Friday, 5 June 2015

interview: Michael Riley (2008)

I interviewed Michael Riley by phone in June 2008 about Vampire Diary. I think part of this may have been used for a feature in Fangoria. A few years later, I interviewed Michael again, this time about The Seasoning House.

To what extent, in your opinion, is Vampire Diary a horror film and to what extent is it a gay romance?
"It’s more of a horror film than a gay romance. It was always intended as a drama that reveals how far people are willing to go once they find out that there’s a subculture that may or may not be fictional. Holly does fall in love with Vicki during the process but it’s not primarily a gay love story. It’s much more of a horror film with a romantic element to it."

Obviously there are a million straight-to-video lesbian vampire films out there but all the others are trashy soft porn, so was it tricky marketing this and explaining it to people who might make assumptions?
"Well yes, there’s the title as well and that genre does come with baggage. We were trying to do something a little bit more interesting than your straightforward, bodice-ripping, lesbian, get-your-tits-out kind of movie - which we’re totally set against. Obviously the style we shot it in has been done a bit as well. Since we made Vampire Diary, Cloverfield’s got a similar kind of vibe and Blair Witch and stuff. But we did try to steer clear from too many parallels with the cheesier element of the genre. At the same time, we’re playing with expectation that people have with that particular genre. I think this is a much more modern, much more hip take on that."

There seems to be a coming together this year of things like Cloverfield and Diary of the Dead and in fact in the UK you came out within a couple of weeks of The Zombie Diaries. Were you aware, when making it, that there was this increased use of the found footage genre?
"Not particularly. Obviously we were very aware of Blair Witch Project. But the story came first and it was always intended as a sort of documentary within a film. A lot to do with the fact that that was a nice way into the story, it suited the narrative - but also we could shoot it on a smaller budget. It allowed us a certain amount of freedom although, saying that, it is actually really hard to shoot something like that. It means you’re shooting very restricted angles. You can’t cut away to reaction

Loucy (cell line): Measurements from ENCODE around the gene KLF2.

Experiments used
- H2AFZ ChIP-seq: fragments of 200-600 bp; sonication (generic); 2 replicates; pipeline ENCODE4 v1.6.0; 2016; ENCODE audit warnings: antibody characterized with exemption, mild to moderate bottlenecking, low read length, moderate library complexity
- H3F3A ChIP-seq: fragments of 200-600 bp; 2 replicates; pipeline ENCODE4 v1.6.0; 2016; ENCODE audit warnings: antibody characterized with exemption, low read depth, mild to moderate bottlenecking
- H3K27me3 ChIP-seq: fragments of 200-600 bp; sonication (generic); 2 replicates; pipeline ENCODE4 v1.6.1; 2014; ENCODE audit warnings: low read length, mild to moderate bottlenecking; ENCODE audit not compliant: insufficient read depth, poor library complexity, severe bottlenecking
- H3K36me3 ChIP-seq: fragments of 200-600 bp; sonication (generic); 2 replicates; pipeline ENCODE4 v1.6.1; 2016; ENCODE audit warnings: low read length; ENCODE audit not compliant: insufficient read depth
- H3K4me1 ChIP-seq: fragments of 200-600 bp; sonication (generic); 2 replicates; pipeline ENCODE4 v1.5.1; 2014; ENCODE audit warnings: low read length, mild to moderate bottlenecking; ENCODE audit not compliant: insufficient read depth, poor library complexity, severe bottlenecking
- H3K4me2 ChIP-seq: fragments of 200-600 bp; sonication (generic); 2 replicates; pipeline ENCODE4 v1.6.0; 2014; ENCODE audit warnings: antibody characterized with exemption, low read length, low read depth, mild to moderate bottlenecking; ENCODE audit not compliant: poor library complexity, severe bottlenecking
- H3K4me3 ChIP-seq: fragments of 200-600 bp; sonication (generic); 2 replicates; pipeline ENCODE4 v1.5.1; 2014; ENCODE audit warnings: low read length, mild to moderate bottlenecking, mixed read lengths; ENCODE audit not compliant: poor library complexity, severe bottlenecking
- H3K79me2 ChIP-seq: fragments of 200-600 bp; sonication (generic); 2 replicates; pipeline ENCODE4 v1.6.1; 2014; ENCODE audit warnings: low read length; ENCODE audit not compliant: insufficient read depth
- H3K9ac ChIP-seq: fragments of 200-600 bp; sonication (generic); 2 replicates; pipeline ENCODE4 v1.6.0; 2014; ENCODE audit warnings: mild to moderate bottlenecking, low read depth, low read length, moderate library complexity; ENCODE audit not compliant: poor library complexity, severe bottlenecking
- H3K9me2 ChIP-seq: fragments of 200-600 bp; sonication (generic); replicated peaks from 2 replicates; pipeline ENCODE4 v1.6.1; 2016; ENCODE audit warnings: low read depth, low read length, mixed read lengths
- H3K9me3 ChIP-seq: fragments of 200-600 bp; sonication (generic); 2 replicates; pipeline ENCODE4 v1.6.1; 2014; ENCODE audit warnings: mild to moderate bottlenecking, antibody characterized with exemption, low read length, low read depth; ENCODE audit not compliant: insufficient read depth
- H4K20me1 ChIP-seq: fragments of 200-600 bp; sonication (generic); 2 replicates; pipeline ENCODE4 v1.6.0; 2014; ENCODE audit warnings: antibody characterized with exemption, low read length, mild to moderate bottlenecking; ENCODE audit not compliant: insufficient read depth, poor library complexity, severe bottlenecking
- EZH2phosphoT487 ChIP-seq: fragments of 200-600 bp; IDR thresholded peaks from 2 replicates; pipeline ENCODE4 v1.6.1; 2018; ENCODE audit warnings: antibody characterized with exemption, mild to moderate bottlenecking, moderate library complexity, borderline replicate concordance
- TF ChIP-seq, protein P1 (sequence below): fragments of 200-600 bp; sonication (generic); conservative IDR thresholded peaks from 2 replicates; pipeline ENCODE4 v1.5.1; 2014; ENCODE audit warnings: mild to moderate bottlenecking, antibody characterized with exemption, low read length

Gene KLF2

shots as you would normally do in a regular film for example. It’s totally dictated by who’s pointing the camera where.

"And also logistically it’s very difficult because you can’t hide your lights anywhere because you’re normally shooting 360 degrees. Actually it’s not a cheap way out. So we didn’t steal any ideas from anybody, we just felt that this was quite an interesting way to tell this particular story. We’re not doing that for the sequel, we’re doing it much more straightforward, I guess you’d call it conventional filming. So it’s not a documentary within a film for the second one."

What can you tell me about the sequel?
"We’re starting to develop it now. We’ve got a script. We’ve just shot a teaser for it, raising finance for it because the first one went down quite well, so we’re doing a second one. I’ve always complained that British producers and production companies don’t take advantage enough of successful first films and don’t make sequels. Where’s The Full Monty 2, for example? And obviously horror always lends itself to sequels and franchises and stuff. So we’re quite keen on doing a second one. We shot a teaser, as I said, for it recently down in a nuclear bunker in Essex. So it’s looking good. We’d like to get Anna Walton to reprise her Vicki role but obviously Anna’s going off to do great things at the moment so it might be tricky scheduling-wise."

I met her when I was down on Mutant Chronicles so if that takes off, that will raise her profile.